The following chart tracks the differences between the tendencies of the top-performing organizations versus the lower performing organizations in terms of usage of business analytics:

The graph shows that the lower performing organizations tend to use intuition when it comes to customer service, risk management, product research and development, and so on, within their organization, which might suggest improper (or no) use of business analytics at an enterprise level. Thus they have a higher probability of not making the cut of a top performing organization.

To understand Business Analytics further, it is important to understand its building blocks and take a deeper dive into its core components. The four main components that fall under the Business Analytics umbrella are shown in the following diagram:

The following are the explanations for these four building blocks:

  • Business Intelligence (BI): This was first described by computer scientist Hans Peter Lunn of IBM in 1958 as an "intelligence system that will utilize data-processing machines for auto-abstracting and auto-encoding of documents…for creating interest profiles for each of the "action points" in an organization". The definition has changed over the years with advancements in technology which IBM today defines as: "BI helps predict, track, analyze, and present information as it relates to business performance".

  • Performance Management: Performance Management asks scenario-based questions to organizations and their departments with the intention of improving their overall health. These what-if simulations are an input to gain insight and to add value to the business. Typically consisting of planning, budgeting, and forecasting solutions, performance management tends to improve the financial processes, and increases the profitability for all the organizations that invest in its processes and methodologies.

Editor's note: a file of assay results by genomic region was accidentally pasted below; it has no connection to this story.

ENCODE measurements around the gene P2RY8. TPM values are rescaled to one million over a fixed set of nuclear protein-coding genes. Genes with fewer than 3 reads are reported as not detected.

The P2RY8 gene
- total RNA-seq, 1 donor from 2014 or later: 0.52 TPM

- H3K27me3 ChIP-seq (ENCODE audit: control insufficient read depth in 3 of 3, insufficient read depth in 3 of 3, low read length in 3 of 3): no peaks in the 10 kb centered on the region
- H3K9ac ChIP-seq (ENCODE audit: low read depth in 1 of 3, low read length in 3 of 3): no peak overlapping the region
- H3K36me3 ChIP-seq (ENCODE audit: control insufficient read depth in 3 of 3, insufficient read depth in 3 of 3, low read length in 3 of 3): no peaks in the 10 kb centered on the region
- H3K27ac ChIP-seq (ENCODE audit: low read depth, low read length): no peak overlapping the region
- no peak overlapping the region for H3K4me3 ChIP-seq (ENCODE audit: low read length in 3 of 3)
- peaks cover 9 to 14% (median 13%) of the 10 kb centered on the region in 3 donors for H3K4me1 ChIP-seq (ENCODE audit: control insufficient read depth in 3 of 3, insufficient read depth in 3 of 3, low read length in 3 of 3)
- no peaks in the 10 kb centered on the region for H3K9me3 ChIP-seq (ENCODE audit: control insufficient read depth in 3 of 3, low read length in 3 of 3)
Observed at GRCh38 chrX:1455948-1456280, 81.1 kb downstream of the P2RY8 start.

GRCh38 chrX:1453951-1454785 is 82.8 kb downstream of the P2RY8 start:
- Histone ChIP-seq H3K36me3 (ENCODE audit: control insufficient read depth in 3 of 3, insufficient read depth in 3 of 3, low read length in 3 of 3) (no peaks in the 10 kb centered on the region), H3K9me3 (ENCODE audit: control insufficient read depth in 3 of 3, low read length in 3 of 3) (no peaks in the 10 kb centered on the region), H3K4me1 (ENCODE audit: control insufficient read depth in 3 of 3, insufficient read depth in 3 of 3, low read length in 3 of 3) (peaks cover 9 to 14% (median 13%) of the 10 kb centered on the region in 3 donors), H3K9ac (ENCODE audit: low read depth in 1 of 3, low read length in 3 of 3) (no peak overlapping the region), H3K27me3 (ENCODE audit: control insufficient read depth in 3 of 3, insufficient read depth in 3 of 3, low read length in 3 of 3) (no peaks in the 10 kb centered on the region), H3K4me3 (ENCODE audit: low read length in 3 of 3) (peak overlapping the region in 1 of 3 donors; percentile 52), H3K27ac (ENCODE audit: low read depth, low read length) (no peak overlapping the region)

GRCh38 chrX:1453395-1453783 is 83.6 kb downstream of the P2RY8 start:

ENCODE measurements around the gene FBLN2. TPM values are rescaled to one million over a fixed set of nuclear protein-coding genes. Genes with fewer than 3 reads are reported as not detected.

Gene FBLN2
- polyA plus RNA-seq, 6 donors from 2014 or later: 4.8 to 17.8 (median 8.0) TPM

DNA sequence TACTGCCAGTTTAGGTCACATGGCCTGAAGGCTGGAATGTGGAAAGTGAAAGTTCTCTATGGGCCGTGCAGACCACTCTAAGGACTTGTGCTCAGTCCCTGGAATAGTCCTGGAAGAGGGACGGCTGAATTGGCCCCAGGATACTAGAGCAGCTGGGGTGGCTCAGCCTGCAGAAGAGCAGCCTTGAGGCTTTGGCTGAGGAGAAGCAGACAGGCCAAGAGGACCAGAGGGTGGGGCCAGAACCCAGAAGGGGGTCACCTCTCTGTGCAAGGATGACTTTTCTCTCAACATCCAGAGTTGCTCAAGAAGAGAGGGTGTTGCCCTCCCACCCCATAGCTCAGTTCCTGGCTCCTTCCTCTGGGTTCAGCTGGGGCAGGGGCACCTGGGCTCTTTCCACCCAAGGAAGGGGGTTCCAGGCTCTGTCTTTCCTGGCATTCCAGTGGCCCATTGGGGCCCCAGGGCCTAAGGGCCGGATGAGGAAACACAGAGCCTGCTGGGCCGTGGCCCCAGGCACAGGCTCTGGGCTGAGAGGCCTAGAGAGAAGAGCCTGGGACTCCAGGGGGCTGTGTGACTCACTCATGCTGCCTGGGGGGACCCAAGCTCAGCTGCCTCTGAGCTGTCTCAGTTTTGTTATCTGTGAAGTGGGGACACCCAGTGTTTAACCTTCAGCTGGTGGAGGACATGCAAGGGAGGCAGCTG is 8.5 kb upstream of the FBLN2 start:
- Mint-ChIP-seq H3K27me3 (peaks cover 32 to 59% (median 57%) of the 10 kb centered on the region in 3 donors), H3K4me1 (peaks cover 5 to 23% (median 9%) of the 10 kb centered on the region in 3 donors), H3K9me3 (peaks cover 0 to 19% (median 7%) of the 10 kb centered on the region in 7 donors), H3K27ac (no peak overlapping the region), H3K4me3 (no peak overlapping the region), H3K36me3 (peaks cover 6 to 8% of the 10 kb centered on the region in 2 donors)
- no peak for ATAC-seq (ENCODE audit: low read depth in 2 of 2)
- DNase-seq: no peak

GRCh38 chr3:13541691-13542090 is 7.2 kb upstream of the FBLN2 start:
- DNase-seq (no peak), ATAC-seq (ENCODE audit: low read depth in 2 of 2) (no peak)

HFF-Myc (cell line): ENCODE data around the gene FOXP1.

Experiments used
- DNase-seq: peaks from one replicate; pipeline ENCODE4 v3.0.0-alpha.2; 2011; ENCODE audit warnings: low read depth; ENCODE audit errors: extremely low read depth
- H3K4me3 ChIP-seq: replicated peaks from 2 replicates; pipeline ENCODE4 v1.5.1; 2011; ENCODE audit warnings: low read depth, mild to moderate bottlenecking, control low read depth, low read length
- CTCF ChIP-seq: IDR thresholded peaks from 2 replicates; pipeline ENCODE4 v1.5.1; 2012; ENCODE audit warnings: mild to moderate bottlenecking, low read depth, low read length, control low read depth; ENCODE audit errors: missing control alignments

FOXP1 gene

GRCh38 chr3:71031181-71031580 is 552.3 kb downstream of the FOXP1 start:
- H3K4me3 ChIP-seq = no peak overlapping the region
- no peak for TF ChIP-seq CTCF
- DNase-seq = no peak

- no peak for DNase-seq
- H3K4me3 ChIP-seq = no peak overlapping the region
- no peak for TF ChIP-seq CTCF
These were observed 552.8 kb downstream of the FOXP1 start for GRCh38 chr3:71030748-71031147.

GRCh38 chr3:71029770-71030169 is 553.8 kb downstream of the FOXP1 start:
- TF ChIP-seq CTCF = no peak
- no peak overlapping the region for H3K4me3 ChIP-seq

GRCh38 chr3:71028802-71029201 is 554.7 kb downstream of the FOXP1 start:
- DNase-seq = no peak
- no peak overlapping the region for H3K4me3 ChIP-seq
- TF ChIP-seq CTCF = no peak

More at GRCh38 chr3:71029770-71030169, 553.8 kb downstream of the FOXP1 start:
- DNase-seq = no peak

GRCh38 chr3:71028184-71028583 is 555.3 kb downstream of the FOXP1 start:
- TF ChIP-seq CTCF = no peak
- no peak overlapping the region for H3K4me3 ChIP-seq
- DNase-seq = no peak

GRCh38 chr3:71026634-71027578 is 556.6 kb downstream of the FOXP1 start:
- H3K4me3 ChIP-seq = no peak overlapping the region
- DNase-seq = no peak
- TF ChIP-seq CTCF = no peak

• Predictive Analytics: Predictive Analytics, as the name suggests, predicts the future outcomes by trending the historical values mixed with intelligent calculations and algorithms from mining, on structured and unstructured data. Statistical analysis towards various data models enable the prediction of outcomes ranging from text mining on social media to correlation analysis that link entities, for understanding the growing volumes of data better.

  • Risk Management: Risk Management applications provide risk analysis and manage change in the regulations along with compliance procedures and governance regulations to reduce financial losses.


Analytics with IBM Cognos Insight

IBM Cognos Insight is the a new product on IBMs Business Analytics block installed on desktops and capable of supporting the five pillars of business intelligence and analytics—reporting, advanced analytics, visual dashboards, score carding, and predictive and risk analytics. The following diagrams hows the features of IBM Cognos Insight:

Features of IBM Cognos Insight

The simplicity of the application lies in its drag-and-drop functionality and built-in smart metadata wizard that enables importing spreadsheets and other types of databases. This desktop application is built upon the robust foundations of IBM TM1 (formerly Applix ), which stores the data in the memory and in multi-dimensional formats. Much like the structure of a rubix cube, data analysis is performed by analyzing multiple dimensions of the cube structure. In addition, the cube compresses and rolls up the data points into levels to form a hierarchical design that can be analyzed by drilling up and drilling down, or slicing and dicing across the multiple-dimensions for a complete analytical exploration.